their electricity consumption at the dispos
-
al of the power system so that it can be con
-
verted into financial benefits that are not
drowned in expensive and rigid transac
-
tions for all in the sector.
25
The electricity industry shall and will play
an active role in ensuring a common and
coordinated development of an intelligent
power system in Denmark, and therefore
it should also be ensured that the politi
-
cal preconditions encourage a proactive be
-
haviour among all the players. This chapter
describes the two necessary preconditions
which will be essential for supporting this
behaviour.
5.1 Future-proofing financial
regulation in the electricity
sector should create
incentives
The network companies see a future where
they should be a significant driving force
behind the establishment of the intelligent
power system of tomorrow, where they will
undertake new tasks and where they should
make a number of investments to ensure
overall socioeconomic benefits.
Such a change to the network companies'
activities will mean that the current finan
-
cial regulation, which has been an effective
way of regulating a power system with pre
-
dictable electricity consumption and con
-
sumption development, will turn out to be
inappropriate and possibly even a direct
hindrance to the establishment of the intel
-
ligent power system.
The really big challenge is that in order to
create tomorrow's intelligent power system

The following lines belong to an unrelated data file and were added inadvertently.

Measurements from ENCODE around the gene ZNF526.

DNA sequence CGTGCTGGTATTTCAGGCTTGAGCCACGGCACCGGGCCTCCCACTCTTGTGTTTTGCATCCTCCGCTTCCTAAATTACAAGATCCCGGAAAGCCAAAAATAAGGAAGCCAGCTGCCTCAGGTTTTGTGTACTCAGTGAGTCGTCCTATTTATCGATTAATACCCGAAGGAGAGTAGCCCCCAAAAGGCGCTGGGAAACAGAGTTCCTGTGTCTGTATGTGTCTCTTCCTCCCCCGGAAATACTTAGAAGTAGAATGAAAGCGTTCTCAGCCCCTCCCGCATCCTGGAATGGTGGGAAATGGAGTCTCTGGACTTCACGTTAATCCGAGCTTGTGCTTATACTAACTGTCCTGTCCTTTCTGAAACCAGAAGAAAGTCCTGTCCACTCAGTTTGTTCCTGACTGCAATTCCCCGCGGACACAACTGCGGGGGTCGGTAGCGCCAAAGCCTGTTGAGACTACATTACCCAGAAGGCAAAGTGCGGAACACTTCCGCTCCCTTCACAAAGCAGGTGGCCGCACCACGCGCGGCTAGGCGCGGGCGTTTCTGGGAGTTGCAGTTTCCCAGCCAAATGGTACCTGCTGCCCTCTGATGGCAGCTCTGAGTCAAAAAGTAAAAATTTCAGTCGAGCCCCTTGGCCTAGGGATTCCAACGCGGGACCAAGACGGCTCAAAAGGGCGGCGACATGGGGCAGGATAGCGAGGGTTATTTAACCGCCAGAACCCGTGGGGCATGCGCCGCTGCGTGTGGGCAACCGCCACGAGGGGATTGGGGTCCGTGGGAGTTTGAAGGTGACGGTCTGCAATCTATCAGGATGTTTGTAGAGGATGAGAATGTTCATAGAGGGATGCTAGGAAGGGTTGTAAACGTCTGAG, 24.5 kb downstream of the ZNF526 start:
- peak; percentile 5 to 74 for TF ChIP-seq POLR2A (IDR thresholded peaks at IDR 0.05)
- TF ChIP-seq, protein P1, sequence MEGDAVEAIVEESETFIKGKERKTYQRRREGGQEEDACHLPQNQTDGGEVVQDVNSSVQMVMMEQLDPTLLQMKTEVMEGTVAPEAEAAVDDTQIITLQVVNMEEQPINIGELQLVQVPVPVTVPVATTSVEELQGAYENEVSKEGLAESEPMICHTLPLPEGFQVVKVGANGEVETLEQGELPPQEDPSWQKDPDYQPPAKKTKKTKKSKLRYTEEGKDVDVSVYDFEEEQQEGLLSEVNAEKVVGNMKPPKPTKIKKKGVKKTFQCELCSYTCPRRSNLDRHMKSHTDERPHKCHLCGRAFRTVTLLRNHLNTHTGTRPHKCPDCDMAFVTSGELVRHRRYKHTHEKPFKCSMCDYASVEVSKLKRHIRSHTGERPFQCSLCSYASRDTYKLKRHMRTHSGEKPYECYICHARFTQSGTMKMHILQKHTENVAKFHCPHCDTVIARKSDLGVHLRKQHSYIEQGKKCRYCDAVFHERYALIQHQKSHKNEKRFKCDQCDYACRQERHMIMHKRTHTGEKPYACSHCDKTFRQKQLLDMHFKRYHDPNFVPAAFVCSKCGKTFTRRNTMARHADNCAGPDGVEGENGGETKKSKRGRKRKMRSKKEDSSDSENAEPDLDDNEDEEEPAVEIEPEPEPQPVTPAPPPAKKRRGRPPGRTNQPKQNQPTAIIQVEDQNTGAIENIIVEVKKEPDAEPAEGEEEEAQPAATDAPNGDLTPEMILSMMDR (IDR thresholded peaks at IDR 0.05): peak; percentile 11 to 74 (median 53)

a number of investments must be made and
costs incurred, which do not result in a corre
-
sponding expansion of the network compa
-
nies’ revenue caps. Examples of this could be:

Reinforcement of the power grid so that
it can handle new devices such as electric
vehicles and plug-in hybrid vehicles, for
example. These vehicles draw heavily on
the capacity during charging, which ne
-
cessitates significant grid reinforcements.
However, as their electricity consumption
compared to classic consumption appli
-
ances is relatively lower than their period
-
ic heavy power consumption, the revenue
caps will not increase sufficiently to cover
the investments in grid reinforcements.

Installation of metering equipment,
which affords a better overview of the
power grid without generating greater
electricity consumption

Costs of processing and communicating
large volumes of data and price signals,
which are core Smart Grid solutions

Costs of demonstration projects.
The decision to choose a future direction for
the power system should be based on long-
term expectations. The reason for this long-
term perspective is that the electricity sec
-
tor typically invests in assets that have a
very long life and depreciation period.
A long-term expectation is encumbered
with great uncertainty, which may incite
players in the electricity sector to wait and
see while they maintain their existing work
and investment methodologies. It is there
-
fore considered essential to establish a form
of regulation which ensures that network
companies will not be financially penalised
if they proactively support the expansion of
electric vehicles, plug-in hybrid vehicles and
heat pumps, but the development moves in
a different direction.
Both to prevent a distortion of the net
-
work companies' finances and to ensure
that players are not financially penalised for
making proactive investments, the financial
regulation should be carefully considered
and adjusted so that it actively contributes
to ensuring the establishment of an intel
-
ligent power system in Denmark with the
subsequently derived benefits for the power
system, consumers and society.
5.2 Smart Grid development
and demonstration activities
can accelerate development
The establishment of an intelligent pow
-
er system in Denmark and the realisation
of the benefits with which it can potential
-
ly contribute require the creation a series of